Shelf life. Hmm, more material for Fred and Frank.
Some home-improvement shows are as boring to watch as paint drying. Some are interesting and useful, but after a while they become as pointless as the typical Saturday Night Live sketch, and go on just as long.
Will our TV executives ever learn? As long as they have us as willing victims, and an extensive list of British shows to copy, probably not.
Imitation may be the sincerest form of flattery, but it makes TV pretty same-y - with or without Paige Davis as host.
And that's no joke.
-------------------------------------------------------------------------------- "On the House" appears Sundays in The Inquirer. Contact Alan J. Heavens at 215-854-2472 or snipped-for-privacy@phillynews.com. Read his recent work at http://go.philly.com/alheavens .
--------------------------------------------------------------------------------
2005 Philadelphia Inquirer and wire service sources. All Rights Reserved. http://www.philly.com
Tom Watson - WoodDorker tjwatson1ATcomcastDOTnet (email) http://home.comcast.net/~tjwatson1/ (website)
Add pictures here
<% if( /^image/.test(type) ){ %>
<% } %>
<%-name%>
Add image file
Upload

--------------------------------------------------------------------------------
(snip)
Thank you, Tommy. A great way to begin a Sunday.
Bob
Add pictures here
<% if( /^image/.test(type) ){ %>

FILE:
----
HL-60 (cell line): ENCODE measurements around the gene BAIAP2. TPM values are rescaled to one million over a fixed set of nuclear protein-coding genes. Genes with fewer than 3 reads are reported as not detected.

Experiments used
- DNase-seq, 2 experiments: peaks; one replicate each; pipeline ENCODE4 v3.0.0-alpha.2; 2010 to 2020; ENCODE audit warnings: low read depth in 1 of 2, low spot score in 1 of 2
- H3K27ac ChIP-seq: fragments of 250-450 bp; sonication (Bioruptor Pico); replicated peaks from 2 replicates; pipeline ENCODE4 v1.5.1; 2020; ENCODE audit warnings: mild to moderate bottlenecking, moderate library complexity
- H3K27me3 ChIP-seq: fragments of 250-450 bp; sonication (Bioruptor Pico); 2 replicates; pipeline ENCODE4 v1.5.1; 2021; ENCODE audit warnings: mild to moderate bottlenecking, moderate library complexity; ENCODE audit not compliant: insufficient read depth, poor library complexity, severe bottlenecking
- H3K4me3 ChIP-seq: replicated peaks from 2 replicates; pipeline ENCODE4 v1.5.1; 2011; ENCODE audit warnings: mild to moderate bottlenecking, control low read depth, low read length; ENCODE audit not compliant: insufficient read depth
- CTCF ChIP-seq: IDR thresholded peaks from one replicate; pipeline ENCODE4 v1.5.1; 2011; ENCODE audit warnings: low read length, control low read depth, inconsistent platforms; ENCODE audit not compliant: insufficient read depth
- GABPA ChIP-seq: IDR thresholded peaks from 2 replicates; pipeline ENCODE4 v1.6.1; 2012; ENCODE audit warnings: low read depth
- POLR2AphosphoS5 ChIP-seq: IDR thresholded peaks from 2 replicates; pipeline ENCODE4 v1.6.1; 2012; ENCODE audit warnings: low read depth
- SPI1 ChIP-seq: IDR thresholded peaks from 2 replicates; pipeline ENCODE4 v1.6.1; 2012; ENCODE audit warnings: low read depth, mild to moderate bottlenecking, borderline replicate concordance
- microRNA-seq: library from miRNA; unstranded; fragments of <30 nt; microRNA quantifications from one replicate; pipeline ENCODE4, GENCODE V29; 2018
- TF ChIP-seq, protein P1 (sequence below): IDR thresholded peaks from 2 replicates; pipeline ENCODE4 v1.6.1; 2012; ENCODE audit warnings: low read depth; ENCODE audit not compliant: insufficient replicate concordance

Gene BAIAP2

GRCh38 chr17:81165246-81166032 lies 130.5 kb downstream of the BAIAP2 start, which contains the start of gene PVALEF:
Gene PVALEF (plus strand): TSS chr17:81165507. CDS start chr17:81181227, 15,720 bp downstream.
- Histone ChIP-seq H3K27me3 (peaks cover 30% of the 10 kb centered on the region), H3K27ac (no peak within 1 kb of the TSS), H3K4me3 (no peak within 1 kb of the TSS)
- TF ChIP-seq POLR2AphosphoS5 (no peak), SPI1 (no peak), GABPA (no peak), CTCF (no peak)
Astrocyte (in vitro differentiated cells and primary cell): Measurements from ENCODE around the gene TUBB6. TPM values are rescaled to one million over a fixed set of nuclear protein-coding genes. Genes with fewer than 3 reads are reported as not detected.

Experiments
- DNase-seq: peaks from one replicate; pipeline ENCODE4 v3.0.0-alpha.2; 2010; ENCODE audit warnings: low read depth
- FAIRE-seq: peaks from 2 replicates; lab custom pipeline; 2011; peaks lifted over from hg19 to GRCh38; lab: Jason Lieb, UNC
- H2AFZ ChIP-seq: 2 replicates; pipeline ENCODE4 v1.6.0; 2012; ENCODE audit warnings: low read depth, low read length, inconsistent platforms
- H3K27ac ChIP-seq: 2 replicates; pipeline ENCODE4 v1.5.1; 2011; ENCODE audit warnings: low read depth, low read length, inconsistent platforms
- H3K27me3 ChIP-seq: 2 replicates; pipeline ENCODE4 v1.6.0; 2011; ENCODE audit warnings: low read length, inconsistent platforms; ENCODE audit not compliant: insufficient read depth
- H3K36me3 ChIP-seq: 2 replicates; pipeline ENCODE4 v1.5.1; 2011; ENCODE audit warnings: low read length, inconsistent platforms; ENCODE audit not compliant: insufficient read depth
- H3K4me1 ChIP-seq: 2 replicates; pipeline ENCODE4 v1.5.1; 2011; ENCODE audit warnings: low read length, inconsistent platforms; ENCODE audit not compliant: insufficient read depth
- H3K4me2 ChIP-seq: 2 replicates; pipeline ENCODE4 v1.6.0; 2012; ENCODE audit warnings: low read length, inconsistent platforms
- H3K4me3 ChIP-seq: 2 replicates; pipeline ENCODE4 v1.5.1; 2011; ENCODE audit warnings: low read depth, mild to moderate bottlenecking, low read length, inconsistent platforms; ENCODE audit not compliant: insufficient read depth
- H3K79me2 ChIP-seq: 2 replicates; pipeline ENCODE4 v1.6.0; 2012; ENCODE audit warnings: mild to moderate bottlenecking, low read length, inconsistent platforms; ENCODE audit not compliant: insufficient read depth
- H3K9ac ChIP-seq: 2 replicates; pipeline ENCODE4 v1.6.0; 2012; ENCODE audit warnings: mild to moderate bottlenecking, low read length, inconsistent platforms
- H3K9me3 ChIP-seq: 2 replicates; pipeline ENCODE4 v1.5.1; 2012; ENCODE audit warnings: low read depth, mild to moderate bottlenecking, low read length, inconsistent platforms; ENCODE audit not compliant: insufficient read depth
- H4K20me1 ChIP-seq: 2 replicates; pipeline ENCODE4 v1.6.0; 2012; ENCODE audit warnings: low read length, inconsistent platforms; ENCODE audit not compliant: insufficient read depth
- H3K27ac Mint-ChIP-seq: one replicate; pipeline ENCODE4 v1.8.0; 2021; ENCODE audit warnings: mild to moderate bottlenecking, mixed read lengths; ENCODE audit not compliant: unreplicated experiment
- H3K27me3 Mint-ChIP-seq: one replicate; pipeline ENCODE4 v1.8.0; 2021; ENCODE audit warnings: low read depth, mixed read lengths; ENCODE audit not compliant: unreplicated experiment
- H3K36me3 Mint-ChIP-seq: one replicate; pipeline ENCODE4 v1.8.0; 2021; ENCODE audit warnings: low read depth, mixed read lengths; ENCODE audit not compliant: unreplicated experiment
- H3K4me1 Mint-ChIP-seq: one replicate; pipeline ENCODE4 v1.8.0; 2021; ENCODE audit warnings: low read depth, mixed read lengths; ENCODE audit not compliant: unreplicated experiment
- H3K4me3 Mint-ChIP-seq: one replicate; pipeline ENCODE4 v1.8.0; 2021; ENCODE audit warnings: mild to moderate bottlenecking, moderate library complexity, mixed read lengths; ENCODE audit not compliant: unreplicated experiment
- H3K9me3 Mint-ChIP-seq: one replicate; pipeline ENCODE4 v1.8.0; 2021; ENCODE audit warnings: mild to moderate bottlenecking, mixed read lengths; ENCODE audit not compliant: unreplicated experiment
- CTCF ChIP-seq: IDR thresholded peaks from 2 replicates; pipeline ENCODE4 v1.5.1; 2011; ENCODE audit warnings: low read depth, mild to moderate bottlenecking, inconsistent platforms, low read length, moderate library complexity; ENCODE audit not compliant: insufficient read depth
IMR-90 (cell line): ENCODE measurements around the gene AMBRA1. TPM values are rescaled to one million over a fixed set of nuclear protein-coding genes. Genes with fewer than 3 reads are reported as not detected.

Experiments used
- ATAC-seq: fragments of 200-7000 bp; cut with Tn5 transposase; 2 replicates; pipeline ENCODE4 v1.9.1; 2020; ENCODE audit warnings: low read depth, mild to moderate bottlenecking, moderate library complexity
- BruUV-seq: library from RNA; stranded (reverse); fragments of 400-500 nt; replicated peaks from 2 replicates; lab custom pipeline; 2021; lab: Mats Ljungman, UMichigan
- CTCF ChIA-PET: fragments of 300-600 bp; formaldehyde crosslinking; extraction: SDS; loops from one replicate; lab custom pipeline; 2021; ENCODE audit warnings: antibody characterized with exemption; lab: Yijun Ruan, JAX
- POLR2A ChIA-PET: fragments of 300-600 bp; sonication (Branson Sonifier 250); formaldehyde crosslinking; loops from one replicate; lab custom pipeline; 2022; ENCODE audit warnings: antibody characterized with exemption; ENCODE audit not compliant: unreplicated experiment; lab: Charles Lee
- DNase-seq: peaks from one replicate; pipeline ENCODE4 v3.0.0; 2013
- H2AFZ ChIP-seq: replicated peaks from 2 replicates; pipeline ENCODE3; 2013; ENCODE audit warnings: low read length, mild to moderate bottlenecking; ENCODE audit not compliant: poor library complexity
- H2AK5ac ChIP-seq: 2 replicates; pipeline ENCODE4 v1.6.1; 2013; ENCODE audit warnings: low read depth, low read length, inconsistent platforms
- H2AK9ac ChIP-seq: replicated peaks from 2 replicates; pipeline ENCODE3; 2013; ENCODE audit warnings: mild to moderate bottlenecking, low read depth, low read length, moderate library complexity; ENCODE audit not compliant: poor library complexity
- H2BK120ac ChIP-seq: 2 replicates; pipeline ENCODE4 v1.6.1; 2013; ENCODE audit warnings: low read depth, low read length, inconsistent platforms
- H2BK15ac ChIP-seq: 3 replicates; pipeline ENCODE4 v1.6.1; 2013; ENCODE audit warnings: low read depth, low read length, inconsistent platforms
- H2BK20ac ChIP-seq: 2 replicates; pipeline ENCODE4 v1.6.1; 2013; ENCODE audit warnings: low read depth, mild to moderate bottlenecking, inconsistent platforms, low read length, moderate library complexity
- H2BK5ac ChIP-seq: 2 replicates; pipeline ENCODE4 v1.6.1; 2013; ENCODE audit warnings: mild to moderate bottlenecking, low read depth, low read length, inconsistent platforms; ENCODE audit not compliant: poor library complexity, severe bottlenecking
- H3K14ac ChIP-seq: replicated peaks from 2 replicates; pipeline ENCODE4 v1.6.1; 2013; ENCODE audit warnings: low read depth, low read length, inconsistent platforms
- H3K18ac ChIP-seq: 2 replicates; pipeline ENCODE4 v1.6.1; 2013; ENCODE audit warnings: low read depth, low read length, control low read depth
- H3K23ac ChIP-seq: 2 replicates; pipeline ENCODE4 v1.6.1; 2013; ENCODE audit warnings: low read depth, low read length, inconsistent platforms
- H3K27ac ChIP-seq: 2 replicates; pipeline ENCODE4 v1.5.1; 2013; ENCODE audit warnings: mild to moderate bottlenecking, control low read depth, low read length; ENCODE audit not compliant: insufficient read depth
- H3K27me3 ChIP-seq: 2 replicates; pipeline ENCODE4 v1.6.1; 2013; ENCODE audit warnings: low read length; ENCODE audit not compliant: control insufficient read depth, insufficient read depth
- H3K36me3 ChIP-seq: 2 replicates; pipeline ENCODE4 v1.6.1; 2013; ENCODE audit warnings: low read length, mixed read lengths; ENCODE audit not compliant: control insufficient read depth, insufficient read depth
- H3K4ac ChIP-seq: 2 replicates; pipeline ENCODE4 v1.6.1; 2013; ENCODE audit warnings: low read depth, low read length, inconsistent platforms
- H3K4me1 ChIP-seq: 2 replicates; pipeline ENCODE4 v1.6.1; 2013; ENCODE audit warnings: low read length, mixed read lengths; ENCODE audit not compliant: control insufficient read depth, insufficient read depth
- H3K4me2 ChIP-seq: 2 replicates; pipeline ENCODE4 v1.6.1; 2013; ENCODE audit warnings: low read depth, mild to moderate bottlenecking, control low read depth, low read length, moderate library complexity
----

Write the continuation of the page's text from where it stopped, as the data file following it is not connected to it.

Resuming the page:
<% } %>
<%-name%>
Add image file
Upload
Hit the nail on the head for me, particularly the bit about letting a series run too long. I work in television and that's one of the biggest problems in the industry. No exit strategy.
John
Read his recent

------
Add pictures here
<% if( /^image/.test(type) ){ %>
<% } %>
<%-name%>
Add image file
Upload
wrote:

<snip>
Well that is the problem with all of those shows. It's not about showing you how to do anything. But still, if it inspires people to try doing things that's a good thing.
It's easy to pick on Trading Spaces, but it's not that bad. Now that they've ditched Paige and use two carpenters instead of one, they have time to do a little better in the woodworking department. Faber in particular does some nice stuff given the contraints of the show. You aren't going to see very much of the actual construction, but even with Norm I consider it to be more of a source of ideas than a how-to.
What might be interesting would be to have some spinoffs where they focus on one aspect of the design. At 8 they show the normal show, at 9 you can see how they built the armoire or whatever, etc..
-Leuf
Add pictures here
<% if( /^image/.test(type) ){ %>
<% } %>
<%-name%>
Add image file
Upload
wrote:

    I think Trading Spaces was a much better production before the powers-that-be started trying to broaden their audience by fiddling with the format. The DIY audience doesn't NEED drama and conflict. When the producers have some hair-brained "decorator" slathering white paint all over someone's "off limits" family heirloom piano, they've gone too far.
    I suspect they could keep a limited but loyal audience for years to come if they stuck with a straightforward DIY format.
Add pictures here
<% if( /^image/.test(type) ){ %>
<% } %>
<%-name%>
Add image file
Upload

HomeOwnersHub.com is a website for homeowners and building and maintenance pros. It is not affiliated with any of the manufacturers or service providers discussed here. All logos and trade names are the property of their respective owners.